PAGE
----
1 Feb 2012
Mazda’s highly anticipated replacement for the aging CX-7 arrived in the shape of the CX-5 in March 2012, and took almost no time in taking over as the biggest seller in the compact SUV segment.
A completely new vehicle when it arrived, the CX-5 was built using Mazda’s SkyActiv architecture which uses chassis, engine and body technologies to improve fuel efficiency and performance.
Originally offered with petrol engines only, diesel variants were added to the range a month after release.
There was a choice of either a 114kW-producing 2.0-litre four-cylinder petrol engine or a 2.2-litre four-cylinder diesel engine with an output of 129kW.
Fuel economy for the SUV was 6.4L/100km in 2.0-litre mode while the 2.2-litre diesel engine was capable of achieving a respectable 5.7L/100km on the combined cycle.
The diesel was mated to a six-speed automatic transmission with manual mode while the base-model Maxx FWD was available with a six-speed manual gearbox.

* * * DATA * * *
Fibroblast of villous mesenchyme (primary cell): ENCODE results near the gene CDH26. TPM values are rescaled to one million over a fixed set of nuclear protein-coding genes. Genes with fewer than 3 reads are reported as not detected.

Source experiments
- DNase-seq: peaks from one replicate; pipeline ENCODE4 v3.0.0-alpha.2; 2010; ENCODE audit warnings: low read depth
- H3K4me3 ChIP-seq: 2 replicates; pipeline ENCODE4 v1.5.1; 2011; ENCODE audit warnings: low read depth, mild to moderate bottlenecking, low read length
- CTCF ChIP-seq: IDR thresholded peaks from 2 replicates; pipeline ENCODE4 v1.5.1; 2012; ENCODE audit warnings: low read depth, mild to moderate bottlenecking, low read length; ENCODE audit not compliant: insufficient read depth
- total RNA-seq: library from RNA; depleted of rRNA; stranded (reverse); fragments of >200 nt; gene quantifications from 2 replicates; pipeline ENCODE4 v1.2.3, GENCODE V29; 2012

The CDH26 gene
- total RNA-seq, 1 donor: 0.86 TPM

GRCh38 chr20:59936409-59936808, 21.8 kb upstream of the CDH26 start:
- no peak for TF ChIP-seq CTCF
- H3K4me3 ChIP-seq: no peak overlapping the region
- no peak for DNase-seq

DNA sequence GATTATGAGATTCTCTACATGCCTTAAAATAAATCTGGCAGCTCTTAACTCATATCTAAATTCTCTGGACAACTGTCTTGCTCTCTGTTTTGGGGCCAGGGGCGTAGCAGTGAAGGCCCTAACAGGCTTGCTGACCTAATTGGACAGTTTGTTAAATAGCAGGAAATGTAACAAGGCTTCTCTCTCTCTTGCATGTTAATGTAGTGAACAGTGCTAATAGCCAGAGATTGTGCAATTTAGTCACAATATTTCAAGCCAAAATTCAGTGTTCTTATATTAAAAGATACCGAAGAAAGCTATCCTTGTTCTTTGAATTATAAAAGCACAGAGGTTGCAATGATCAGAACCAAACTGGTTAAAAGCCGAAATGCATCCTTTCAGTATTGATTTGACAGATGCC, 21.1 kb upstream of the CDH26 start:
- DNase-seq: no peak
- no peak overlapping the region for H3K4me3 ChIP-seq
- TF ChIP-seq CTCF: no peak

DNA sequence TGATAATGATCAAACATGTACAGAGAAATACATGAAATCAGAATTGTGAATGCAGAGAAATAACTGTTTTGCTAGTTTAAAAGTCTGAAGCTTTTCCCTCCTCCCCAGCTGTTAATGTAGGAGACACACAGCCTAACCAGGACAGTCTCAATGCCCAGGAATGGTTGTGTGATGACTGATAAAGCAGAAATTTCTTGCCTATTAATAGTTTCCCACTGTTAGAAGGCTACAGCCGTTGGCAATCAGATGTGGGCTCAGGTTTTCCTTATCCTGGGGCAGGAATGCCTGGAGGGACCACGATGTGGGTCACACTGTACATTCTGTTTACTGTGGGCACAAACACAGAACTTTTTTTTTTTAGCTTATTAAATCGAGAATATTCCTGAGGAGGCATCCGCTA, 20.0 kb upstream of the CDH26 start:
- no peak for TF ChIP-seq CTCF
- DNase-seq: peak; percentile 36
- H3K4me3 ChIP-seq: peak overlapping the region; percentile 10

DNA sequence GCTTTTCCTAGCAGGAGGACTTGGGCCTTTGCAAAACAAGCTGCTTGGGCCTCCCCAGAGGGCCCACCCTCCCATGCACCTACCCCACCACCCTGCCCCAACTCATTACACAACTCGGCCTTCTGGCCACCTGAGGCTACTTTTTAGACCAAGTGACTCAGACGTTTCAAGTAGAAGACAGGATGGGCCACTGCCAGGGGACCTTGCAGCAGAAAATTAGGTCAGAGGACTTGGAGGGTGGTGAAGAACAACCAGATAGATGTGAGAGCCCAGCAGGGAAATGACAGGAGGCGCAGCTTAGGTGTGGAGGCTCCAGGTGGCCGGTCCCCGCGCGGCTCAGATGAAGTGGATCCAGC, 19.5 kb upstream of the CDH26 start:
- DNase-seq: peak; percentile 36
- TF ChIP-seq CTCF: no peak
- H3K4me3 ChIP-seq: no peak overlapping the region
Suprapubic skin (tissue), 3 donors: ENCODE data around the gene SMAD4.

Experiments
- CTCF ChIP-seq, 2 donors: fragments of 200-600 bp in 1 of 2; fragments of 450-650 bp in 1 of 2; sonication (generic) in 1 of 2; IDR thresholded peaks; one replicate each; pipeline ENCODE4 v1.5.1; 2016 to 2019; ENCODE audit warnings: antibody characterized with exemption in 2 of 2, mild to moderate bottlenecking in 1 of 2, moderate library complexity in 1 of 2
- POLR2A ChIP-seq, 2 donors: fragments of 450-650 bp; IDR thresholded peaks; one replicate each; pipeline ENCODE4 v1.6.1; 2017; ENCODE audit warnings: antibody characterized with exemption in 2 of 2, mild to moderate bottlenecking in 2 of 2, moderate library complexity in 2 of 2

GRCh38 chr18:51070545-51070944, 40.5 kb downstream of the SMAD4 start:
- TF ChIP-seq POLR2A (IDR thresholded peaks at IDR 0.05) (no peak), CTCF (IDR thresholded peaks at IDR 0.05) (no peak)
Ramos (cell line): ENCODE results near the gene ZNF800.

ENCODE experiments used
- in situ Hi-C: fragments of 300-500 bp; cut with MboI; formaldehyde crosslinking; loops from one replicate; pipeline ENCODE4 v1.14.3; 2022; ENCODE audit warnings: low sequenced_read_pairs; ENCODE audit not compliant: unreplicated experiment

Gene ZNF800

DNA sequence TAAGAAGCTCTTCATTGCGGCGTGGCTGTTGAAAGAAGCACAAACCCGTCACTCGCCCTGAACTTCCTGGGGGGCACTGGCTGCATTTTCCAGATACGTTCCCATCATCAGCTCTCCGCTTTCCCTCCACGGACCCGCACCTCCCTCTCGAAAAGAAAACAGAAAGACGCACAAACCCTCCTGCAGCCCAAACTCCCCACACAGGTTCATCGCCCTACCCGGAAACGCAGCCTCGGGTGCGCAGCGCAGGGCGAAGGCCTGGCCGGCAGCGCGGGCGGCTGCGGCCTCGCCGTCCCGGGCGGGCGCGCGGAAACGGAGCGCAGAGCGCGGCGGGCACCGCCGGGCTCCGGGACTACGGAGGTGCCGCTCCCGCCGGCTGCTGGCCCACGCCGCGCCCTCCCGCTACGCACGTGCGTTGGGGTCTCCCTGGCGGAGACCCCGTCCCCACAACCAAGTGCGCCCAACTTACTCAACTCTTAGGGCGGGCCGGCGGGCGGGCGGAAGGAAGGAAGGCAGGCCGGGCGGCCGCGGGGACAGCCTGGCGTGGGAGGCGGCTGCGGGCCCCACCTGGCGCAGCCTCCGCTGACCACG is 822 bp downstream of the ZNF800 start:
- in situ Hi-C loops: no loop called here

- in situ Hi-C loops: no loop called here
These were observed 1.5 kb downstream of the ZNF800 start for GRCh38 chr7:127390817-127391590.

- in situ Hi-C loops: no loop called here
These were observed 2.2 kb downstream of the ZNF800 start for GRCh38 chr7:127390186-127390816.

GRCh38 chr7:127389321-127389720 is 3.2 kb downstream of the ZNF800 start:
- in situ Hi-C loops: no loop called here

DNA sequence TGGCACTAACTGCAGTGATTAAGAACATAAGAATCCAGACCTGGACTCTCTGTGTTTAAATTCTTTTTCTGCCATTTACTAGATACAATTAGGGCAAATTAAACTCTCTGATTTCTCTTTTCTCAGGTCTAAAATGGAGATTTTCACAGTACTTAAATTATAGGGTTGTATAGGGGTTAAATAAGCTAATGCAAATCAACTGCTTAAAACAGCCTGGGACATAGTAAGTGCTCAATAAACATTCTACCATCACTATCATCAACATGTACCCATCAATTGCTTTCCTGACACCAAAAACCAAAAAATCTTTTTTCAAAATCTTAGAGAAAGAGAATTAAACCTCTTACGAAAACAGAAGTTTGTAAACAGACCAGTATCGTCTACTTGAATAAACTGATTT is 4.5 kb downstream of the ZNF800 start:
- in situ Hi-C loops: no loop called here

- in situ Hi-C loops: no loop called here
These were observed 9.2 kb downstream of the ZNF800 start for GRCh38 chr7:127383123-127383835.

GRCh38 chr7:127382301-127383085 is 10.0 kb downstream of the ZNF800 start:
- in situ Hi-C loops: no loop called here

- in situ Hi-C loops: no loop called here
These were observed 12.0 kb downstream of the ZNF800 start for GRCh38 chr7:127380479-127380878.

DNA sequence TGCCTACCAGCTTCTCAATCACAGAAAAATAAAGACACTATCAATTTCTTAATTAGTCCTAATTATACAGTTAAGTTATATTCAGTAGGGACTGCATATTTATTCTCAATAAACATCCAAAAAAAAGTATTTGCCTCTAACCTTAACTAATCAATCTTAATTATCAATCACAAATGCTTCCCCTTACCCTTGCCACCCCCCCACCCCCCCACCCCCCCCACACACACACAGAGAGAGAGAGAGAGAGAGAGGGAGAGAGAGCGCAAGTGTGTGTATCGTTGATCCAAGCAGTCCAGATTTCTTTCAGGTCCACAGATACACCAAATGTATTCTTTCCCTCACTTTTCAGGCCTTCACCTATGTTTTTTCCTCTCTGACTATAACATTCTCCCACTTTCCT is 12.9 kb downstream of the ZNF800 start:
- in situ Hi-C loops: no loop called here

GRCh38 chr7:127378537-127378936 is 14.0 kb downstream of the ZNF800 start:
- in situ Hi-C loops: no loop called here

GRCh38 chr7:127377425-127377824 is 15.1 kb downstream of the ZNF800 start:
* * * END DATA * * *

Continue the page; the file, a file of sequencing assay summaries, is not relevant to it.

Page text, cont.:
The CX-5 was available in Maxx, Maxx Sport and range-topping Grand Touring variants.
Although the CX-5 was smaller overall than the CX-7, the Japanese car-maker managed to slightly increase cargo space to 403 litres.
Mazda claimed ‘premium sedan’ like levels of rigidity for the CX-5 thanks to a number of measures including stiffening the rear structure and enhancing engine and suspension mounting points.
Standard equipment in the Maxx Sport and Grand Touring included dual-zone climate-control, Bluetooth phone and audio streaming, USB connectivity, Tom Tom satellite-navigation with 5.8-inch touchscreen, rain-sensing wipers, cruise control, automatic headlights, push-button start and leather-wrapped gear knob, handbrake and steering wheel.
The Grand Touring added leather seats with eight-way power adjustment, keyless entry, slide and tilt electric glass sunroof, adaptive bi-Xenon headlights, a premium nine-speaker 231-watt Bose sound system, front and rear parking sensors, and auto-dimming interior mirror.